Business owners have faced a very difficult twelve months. A seemingly apocalyptic range of factors and events have combined to make for a particularly unpleasant climate.
But it’s not all doom and gloom. Despite the litany of bad news, there are still opportunities for forward-thinking businesses to thrive.
Here are some top tips to help you fulfil your firm’s potential in 2012.
1. Remember what you do best
It’s easy to get sidetracked as a business owner. Try to focus on what you do best, and spend as much of your time as possible doing it. Similarly, try to concentrate on your core business. Your time is precious, and you should utilise it in the most efficient way possible.
2. … but look for expansion opportunities
That doesn’t mean, though, that you can’t look for potential opportunities for expansion. If an exciting possibility arises, you should be prepared to investigate. With some businesses struggling to survive, 2012 could provide opportunities to build your market share.
3. Make a plan
A good business plan is the cornerstone of any successful organisation. Take some time to set out your plans for the next year or two. This doesn’t have to be the be all and end all - you shouldn’t feel shackled by your business plan. Rather, it should be a living document that grows and changes with your business.
4. Delegate when necessary
Delegation is a key skill for business owners. Learn to recognise when the time is right to delegate – and remember that you simply can’t do everything yourself. Knowing when to let go is one of the most important skills any business owner can develop.
5. Think about marketing
With the economic climate as it is, many businesses are cutting back on costs – and all too frequently this means cutting back on marketing. If anything, you should consider boosting your marketing efforts during a downturn. You will need to fight even harder for every pound, and your marketing efforts should reflect this.
6. Don't forget offline
While technology is great, you shouldn’t forget the power of offline networks. Networking has become a bit of a dirty word – but a face-to-face meeting can often be worth a hundred emails.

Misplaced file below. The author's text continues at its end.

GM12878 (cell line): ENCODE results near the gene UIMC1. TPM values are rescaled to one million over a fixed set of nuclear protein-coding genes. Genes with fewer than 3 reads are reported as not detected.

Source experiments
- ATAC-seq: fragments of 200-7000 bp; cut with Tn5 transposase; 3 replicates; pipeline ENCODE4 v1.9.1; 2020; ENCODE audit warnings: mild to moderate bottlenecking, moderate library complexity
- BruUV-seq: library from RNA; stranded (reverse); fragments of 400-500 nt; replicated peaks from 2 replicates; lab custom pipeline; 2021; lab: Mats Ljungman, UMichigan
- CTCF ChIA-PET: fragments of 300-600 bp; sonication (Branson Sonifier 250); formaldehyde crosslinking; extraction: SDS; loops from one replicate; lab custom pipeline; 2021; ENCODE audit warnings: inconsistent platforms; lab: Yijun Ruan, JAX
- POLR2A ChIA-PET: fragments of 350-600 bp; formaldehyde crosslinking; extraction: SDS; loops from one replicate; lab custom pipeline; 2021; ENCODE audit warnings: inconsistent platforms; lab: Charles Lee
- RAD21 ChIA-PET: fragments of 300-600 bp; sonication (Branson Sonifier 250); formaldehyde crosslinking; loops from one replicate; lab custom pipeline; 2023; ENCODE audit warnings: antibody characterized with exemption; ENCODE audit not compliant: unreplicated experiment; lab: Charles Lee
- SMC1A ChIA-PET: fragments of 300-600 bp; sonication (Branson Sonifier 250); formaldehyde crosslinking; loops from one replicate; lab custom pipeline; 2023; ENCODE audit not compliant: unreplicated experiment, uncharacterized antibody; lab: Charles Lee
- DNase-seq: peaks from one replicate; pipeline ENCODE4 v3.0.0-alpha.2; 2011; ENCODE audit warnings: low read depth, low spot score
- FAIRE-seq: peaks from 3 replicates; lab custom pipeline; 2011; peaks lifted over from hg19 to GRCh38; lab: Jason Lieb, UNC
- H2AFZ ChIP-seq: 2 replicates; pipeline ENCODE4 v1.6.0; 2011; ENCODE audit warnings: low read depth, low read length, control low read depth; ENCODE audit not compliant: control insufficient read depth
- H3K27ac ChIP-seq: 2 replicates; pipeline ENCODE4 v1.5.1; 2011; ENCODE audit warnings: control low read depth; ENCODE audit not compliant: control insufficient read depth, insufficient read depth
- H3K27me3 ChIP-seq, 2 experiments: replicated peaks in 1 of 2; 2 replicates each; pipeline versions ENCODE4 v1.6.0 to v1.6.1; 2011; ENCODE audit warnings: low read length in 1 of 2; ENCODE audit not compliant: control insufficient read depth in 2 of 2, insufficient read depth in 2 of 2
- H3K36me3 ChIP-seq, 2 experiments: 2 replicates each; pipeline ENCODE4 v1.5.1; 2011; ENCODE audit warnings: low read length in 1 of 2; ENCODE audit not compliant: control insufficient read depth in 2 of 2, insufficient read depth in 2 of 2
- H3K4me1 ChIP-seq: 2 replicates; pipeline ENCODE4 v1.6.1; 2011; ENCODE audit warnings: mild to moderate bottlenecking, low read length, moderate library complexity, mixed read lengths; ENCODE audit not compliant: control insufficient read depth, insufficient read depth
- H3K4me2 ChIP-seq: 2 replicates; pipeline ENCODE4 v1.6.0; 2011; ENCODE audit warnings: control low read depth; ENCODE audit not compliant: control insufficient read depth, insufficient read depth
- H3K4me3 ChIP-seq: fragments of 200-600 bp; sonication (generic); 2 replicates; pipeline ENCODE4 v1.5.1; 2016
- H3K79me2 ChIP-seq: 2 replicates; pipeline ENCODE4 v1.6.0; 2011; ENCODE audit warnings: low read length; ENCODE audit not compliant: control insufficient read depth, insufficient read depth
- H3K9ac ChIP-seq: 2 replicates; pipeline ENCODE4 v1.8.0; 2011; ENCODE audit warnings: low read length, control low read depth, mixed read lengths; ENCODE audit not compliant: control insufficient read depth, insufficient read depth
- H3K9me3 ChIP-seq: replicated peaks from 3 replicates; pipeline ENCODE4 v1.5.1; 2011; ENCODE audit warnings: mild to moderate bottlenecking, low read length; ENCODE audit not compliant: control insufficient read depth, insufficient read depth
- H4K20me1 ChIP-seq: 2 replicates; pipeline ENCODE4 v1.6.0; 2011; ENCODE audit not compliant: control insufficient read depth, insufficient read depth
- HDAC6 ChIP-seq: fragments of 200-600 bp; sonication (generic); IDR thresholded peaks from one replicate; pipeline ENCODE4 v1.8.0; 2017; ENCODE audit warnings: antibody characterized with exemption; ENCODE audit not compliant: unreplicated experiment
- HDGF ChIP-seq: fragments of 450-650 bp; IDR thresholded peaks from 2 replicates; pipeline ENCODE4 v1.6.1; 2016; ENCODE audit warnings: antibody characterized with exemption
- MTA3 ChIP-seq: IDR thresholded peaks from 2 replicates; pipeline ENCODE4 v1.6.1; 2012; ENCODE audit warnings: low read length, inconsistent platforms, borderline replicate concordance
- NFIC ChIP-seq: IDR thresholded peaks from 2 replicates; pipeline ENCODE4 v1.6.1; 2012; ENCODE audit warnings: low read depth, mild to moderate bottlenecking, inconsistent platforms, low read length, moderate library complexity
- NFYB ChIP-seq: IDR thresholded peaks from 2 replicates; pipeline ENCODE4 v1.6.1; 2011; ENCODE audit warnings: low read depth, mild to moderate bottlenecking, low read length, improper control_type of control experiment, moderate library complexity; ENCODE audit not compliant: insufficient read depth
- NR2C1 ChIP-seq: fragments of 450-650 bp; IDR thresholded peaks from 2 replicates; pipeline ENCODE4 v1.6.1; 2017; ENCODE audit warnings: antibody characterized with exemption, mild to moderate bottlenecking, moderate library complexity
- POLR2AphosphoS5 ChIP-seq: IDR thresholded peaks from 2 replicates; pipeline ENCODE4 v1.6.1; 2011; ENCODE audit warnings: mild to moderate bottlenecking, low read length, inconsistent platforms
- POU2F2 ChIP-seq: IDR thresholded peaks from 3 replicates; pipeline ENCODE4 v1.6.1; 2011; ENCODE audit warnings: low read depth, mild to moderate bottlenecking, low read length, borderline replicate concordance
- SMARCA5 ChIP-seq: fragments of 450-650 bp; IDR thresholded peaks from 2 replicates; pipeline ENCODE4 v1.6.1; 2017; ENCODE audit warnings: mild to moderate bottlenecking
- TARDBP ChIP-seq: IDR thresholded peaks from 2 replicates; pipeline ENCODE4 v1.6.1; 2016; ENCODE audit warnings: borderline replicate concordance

7. Keep an eye on costs
There is a lot to be said for the mindset of the startup. The enforced frugality of the bootstrapped business is a good lesson for general financial management. Take some time to consider where you can reduce your overheads – but make sure that you don’t hurt your business in the process.
8. Think about hiring
Could 2012 be the year that you become an employer? Successful businesses rely on great teams, and recruitment can be vital if you are to fulfil your firm’s potential. Read about the financial implications of taking on your first employee – and dispel some common recruitment myths.
9. Don't forget the books
It’s dull, but bookkeeping is one of the most important tasks facing any business owner. Take some time to make sure that your paperwork is in order, in anticipation of January’s Self Assessment deadline.
10. Set aside your tax
On the subject of tax: there are few things worse than the creeping realisation that you have a tax bill you can’t pay. If this sounds familiar, make a New Year’s resolution right now to set aside your tax every month, without fail.
11. Stay healthy
The importance of health is often overlooked. As an entrepreneur you need to be in good shape, both physically and mentally. Try to get some exercise every day, and make sure that you drink enough water. Read some more tips on entrepreneur health.
12. Don't let the news get you down
The constant gloom can be disheartening. But remember, even the most unpleasant economic climates provide opportunities to thrive. By concentrating on what you do best, and by making sure that you have the fundamentals sorted out, you can maximise your chances of success.